2. Get insulation

One of the first steps homeowners can take towards making their home greener is to check it has good insulation, says the EST, which points out that around a third of all heat lost in an insulated home escapes through the walls, so by adding insulation, you can significantly reduce heating costs. Most houses have either solid walls, which can be insulated from the inside or outside, or cavity walls, which have a gap that can be filled with insulation.

A quarter of heat is lost through the roof in an uninsulated home, explains the EST, so insulating the loft, attic, or flat roof is a simple and effective way to reduce heat loss and heating bills. “Loft insulation is effective for at least 40 years and it should pay for itself many times over,” McGadie points out.

As well as insulating the walls and loft, ground floor insulation is another option. Newer homes tend to have solid concrete floors, which can have rigid insulation laid on top, but in older homes, the most common type of flooring is suspended timber floors. The EST estimates installing insulation under floorboards on the ground floor will save around £40 a year on heating bills.

Finally, a quick and effective measure to consider is insulating water tanks and hot water pipes, which reduces the amount of heat lost and saves money on heating water.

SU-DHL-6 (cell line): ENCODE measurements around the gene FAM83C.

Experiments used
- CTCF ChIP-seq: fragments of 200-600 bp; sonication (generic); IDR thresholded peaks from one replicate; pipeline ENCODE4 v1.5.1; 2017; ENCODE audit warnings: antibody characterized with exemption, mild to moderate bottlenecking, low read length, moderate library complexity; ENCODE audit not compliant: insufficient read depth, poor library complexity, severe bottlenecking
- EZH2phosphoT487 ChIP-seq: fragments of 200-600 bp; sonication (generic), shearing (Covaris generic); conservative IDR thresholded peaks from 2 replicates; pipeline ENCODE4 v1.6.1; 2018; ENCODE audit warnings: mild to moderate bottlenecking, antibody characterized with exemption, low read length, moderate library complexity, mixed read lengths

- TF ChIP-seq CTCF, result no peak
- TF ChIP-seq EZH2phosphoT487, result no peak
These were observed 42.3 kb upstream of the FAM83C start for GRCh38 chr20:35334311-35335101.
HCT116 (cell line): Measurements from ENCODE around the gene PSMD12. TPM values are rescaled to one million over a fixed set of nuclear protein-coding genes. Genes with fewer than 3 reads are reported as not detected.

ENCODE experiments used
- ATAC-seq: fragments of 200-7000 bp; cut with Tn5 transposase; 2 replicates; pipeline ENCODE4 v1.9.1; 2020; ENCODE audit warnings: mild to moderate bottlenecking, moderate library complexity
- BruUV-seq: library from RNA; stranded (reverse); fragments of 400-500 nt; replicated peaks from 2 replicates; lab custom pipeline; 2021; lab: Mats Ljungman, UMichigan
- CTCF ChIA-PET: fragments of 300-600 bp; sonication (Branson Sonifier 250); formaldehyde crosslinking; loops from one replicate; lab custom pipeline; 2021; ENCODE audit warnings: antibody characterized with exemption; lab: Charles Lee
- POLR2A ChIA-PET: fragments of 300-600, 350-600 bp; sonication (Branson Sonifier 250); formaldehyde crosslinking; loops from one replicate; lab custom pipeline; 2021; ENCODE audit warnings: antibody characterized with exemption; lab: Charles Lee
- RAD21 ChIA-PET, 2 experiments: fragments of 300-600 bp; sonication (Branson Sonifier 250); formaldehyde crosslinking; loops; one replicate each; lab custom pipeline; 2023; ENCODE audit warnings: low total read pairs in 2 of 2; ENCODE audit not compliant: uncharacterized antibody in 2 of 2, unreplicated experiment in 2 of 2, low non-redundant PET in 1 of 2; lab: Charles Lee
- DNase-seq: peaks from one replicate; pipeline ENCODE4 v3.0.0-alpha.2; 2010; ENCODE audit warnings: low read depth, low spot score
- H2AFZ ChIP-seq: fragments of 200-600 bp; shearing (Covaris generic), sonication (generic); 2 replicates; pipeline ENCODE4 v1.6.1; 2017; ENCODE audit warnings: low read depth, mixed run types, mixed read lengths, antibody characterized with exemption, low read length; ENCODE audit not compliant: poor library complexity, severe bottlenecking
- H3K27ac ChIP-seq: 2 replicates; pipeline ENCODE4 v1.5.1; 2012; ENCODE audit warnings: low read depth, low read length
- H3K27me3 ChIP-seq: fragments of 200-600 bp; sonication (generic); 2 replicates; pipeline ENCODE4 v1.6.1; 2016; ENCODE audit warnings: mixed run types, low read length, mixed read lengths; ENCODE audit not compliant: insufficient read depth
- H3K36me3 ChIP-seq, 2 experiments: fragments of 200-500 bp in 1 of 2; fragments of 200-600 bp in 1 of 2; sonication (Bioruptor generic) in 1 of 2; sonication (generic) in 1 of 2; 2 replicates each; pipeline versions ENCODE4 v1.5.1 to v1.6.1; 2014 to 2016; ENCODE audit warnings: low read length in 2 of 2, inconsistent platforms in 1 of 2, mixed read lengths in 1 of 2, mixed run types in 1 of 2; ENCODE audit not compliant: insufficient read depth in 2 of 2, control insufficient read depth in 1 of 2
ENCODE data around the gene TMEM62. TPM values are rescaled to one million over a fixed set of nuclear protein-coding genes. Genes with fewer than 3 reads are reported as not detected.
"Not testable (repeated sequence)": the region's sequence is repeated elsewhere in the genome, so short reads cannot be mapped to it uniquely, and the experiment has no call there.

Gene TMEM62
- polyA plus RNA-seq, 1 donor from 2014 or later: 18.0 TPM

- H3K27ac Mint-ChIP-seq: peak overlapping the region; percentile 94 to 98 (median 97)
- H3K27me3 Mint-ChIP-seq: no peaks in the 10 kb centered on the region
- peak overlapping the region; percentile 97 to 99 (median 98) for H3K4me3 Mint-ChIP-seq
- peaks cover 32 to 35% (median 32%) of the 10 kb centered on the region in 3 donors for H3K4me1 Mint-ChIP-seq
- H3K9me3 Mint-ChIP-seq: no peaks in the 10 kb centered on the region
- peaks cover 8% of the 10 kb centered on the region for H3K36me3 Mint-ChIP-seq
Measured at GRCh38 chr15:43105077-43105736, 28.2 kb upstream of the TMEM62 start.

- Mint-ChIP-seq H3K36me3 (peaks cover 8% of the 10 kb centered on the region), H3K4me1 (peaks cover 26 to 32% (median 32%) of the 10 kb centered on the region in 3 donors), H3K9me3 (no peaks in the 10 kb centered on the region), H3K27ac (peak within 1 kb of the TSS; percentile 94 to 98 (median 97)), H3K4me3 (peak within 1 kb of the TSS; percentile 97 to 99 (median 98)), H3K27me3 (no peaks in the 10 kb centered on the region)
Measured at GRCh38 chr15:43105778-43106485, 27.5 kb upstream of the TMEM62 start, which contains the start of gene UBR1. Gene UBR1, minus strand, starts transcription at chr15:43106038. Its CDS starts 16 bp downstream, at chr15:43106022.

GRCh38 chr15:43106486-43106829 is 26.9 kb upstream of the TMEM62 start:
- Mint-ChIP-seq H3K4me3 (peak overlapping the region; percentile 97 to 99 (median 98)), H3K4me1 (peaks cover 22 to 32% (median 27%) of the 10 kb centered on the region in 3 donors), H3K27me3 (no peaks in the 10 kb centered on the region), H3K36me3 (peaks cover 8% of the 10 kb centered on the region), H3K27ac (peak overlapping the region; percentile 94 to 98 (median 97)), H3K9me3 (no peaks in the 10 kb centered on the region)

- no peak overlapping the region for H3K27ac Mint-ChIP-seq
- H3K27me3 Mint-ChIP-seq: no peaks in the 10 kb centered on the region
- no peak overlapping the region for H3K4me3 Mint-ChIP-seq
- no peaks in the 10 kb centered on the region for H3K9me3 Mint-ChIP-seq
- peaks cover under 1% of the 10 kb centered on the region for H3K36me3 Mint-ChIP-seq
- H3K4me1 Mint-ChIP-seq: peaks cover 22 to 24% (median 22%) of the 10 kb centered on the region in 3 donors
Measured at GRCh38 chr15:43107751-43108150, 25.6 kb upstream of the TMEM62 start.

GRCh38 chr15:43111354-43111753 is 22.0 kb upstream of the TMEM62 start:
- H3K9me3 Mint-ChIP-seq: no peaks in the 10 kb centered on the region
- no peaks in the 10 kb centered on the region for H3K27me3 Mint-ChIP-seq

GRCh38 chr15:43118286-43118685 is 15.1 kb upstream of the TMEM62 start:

3. Heat pumps for sustainable heating

Sales of gas boilers for homes should be phased out by 2033 as part of efforts to cut greenhouse gas emissions from heating, UK government climate advisers have said.

But what do you replace your gas boiler with? Heat pumps are probably the most readily available low carbon heating alternative to a gas boiler, and the EST says they're an attractive option in the long-term, as they run on mains electricity, which is becoming increasingly decarbonised. “Ultimately, they have the potential to reduce carbon emissions from household heating to very close to zero,” says McGadie.

4. Low carbon boilers

Gas boilers that run on low carbon gas, and district heating that uses a combination of sustainable and low carbon gas sources, are alternative low-carbon heating systems that may become more widely available in the future, says the EST.

5. Solar photovoltaic panels (SPVs)

Solar photovoltaic panels generate renewable electricity by converting the sun's energy into electricity, and are an effective measure that will cut electricity bills and your carbon footprint. The EST says there are many options available, depending on where they'll be situated, from panels that can be fitted on a sloping south-facing or flat roof, to ground-standing panels or solar tiles.

McGadie advises: “When considering whether SPV panels are suitable for your home, you'll need to ask yourself if you have enough space, and check with your local authority whether there are any limits or restrictions applicable.”

For more information on installing solar panels, visit the EST solar panel advice page (